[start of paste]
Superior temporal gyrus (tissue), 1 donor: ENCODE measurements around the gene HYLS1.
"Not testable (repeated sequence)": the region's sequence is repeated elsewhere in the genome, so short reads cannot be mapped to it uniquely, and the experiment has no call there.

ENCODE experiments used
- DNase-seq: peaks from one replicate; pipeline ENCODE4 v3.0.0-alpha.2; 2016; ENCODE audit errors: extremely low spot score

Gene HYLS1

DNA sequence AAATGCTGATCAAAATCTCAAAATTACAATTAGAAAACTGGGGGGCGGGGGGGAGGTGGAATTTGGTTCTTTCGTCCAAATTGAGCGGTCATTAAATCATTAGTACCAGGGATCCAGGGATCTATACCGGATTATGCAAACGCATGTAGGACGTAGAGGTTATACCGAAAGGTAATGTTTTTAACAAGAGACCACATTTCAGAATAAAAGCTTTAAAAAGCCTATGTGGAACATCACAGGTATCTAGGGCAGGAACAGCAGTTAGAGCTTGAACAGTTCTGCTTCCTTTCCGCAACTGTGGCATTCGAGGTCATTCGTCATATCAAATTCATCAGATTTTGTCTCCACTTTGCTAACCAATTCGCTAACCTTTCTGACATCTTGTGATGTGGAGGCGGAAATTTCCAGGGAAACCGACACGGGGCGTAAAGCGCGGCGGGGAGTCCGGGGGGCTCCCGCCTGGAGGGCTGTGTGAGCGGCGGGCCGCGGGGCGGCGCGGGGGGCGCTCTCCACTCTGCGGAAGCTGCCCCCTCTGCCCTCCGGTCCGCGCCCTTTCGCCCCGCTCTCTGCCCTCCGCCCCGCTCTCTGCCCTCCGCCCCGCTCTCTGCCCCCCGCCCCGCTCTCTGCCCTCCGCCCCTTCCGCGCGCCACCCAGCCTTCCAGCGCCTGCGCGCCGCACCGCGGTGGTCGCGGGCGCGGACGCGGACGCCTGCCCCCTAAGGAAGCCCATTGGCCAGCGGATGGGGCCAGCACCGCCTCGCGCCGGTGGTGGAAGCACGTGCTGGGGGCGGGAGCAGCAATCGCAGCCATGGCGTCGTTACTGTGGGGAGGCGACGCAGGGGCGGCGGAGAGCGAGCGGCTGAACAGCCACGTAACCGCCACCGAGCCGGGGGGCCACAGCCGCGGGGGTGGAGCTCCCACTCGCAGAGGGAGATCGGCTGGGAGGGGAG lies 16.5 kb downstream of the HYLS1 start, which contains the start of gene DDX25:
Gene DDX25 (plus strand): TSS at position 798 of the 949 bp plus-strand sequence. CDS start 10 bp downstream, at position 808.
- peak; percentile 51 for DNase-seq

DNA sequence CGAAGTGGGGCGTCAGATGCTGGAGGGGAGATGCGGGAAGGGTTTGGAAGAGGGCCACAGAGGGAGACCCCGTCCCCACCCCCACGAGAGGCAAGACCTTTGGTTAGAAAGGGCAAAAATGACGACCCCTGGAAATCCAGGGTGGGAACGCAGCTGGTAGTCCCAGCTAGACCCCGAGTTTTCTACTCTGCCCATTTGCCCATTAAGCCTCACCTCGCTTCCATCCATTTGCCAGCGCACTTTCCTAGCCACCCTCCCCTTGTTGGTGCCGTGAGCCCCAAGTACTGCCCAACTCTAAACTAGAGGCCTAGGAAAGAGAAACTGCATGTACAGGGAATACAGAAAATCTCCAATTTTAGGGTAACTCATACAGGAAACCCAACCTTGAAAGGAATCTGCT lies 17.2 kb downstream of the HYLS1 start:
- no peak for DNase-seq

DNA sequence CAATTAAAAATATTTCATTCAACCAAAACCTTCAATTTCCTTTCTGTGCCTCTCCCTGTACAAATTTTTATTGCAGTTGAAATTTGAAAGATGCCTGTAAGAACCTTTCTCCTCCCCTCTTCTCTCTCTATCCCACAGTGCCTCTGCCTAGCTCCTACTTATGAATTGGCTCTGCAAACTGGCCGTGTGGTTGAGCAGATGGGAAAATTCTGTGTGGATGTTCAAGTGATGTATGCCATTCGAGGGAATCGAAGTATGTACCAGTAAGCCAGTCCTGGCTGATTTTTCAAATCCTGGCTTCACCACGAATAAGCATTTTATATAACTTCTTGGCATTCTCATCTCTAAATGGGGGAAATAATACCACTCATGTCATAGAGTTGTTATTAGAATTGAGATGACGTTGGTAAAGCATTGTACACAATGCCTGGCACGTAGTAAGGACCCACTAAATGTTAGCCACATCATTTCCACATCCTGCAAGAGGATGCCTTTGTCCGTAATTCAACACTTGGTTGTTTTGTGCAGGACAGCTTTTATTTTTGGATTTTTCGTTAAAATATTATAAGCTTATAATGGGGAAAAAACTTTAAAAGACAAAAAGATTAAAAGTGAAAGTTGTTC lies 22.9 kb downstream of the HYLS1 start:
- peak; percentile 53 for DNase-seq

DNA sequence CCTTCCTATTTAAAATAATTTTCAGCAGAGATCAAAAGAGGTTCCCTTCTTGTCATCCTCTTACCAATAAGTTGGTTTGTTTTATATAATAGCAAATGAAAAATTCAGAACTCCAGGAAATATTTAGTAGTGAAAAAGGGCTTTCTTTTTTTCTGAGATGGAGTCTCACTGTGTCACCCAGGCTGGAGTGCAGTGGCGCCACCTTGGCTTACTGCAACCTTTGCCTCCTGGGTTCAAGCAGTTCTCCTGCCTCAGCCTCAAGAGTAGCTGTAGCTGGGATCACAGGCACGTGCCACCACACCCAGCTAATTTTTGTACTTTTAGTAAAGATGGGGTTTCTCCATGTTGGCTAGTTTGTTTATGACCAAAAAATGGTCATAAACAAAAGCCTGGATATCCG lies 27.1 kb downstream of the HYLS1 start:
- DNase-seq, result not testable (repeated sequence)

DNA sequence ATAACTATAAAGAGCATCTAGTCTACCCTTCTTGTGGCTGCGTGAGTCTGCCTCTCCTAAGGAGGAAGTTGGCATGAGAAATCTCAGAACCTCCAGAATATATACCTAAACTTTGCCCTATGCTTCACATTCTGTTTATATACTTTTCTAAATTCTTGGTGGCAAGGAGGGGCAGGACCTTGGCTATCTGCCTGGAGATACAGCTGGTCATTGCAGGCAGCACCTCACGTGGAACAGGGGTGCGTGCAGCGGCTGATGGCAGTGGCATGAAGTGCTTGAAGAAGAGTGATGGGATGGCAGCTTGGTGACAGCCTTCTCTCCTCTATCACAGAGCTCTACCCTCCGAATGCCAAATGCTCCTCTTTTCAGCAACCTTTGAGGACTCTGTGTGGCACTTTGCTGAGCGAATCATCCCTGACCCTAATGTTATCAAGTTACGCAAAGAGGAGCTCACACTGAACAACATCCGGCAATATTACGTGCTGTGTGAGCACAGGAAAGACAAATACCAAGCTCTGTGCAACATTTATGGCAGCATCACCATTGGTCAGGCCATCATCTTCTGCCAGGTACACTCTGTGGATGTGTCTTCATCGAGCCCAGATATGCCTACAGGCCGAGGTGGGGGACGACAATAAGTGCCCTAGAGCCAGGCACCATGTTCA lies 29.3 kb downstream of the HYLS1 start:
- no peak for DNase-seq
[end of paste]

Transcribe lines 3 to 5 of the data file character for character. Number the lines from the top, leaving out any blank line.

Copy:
ENCODE experiments used
- DNase-seq: peaks from one replicate; pipeline ENCODE4 v3.0.0-alpha.2; 2016; ENCODE audit errors: extremely low spot score

Gene HYLS1